Asymmetric Info | Megan McArdle | Obamacare Won't Be Doing Much for Small Business Next YearThis is one of the advantages of studying CS: you actually take things from conception to execution. You can't just brainstorm up a bullet point that your system will have feature X or accomplish goal Y; you actually have to work out the rules for how to do X or Y and then implement those rules in such a way that X or Y actually happen — on time and without breaking everything else.
I don't get the sense that at the time of passage, people had spent a lot of time thinking about the sheer mechanics of how this would all work: how the IT would be built, the rules written, the necessary information assembled. They spent a lot of time staring at the blueprints, not so much thinking about the building materials and the labor.
I don't think there are many other disciplines where that happens. I heard a story when I was touring Taliesin West that Frank Llyod Wright wouldn't take on a new student until they had actually built their own shelter on his grounds. We could use that kind of qualifier more often.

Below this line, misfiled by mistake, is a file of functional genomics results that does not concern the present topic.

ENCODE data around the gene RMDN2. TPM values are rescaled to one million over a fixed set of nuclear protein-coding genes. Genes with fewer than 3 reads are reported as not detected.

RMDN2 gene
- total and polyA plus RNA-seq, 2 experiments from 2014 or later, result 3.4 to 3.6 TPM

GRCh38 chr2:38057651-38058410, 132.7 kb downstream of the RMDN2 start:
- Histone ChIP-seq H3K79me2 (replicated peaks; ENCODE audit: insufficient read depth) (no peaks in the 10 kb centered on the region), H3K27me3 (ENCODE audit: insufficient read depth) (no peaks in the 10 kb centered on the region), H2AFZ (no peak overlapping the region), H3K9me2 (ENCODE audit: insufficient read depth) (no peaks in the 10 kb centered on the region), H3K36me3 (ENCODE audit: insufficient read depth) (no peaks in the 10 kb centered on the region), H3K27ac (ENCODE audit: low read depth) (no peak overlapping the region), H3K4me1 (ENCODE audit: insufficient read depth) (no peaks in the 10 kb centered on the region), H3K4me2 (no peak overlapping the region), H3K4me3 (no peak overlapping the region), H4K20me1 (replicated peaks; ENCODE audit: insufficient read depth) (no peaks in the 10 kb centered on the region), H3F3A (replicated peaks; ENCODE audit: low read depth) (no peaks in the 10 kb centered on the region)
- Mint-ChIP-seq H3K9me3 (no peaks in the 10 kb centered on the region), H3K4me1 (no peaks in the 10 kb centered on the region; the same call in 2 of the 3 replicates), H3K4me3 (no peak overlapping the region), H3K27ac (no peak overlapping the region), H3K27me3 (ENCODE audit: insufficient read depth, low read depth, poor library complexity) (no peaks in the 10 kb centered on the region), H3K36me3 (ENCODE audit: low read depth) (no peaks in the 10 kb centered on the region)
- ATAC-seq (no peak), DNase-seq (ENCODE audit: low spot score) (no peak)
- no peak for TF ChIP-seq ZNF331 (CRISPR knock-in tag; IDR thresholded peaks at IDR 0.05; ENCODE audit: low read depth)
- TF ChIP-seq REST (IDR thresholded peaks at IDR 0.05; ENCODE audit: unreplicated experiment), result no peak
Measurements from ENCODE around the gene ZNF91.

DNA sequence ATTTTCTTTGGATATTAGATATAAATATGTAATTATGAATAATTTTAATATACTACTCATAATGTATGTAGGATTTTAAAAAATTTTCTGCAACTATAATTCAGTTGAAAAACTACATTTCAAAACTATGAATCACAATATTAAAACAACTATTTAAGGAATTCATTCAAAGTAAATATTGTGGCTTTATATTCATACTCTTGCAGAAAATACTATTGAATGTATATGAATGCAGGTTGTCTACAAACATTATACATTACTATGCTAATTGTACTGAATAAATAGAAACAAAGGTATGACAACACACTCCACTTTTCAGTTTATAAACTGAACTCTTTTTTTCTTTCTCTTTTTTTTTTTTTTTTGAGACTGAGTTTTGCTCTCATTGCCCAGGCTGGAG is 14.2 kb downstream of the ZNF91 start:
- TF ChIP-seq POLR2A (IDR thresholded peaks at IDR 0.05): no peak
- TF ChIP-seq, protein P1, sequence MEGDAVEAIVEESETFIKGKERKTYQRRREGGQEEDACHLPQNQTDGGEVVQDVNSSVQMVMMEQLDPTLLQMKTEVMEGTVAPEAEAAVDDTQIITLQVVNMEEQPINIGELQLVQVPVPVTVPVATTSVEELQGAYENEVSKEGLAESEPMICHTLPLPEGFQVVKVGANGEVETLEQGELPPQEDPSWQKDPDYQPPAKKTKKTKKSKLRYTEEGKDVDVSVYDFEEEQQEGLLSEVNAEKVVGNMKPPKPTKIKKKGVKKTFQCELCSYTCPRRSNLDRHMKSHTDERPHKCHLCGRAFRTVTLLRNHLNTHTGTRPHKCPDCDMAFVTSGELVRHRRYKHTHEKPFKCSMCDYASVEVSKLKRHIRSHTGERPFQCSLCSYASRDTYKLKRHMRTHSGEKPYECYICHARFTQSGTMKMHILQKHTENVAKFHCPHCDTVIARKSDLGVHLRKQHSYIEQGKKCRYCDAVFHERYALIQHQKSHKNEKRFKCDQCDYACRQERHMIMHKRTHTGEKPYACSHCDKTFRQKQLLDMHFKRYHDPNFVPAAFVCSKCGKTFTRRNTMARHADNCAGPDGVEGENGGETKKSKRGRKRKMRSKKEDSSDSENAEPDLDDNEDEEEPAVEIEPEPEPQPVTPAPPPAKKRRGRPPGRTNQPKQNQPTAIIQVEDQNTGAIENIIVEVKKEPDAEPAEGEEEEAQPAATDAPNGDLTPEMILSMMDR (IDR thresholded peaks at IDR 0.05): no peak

I think this is also a symptom of politicians failing to ask the crucial question and then what? You pass Law A, establish Department B, implement Regulation C. And then what? The vote isn't the end of the line. People change their behavior. The environment shifts. Incentives change. Agents react.
I want more lawmakers who are good at chess, poker, Civ, Supremacy... any game that forces you to think "if I do this, he'll probably respond by doing that, in which case I can do this, which will cause him to..." and so on down the line.
Attention lawmakers: you're playing an iterated game; act accordingly.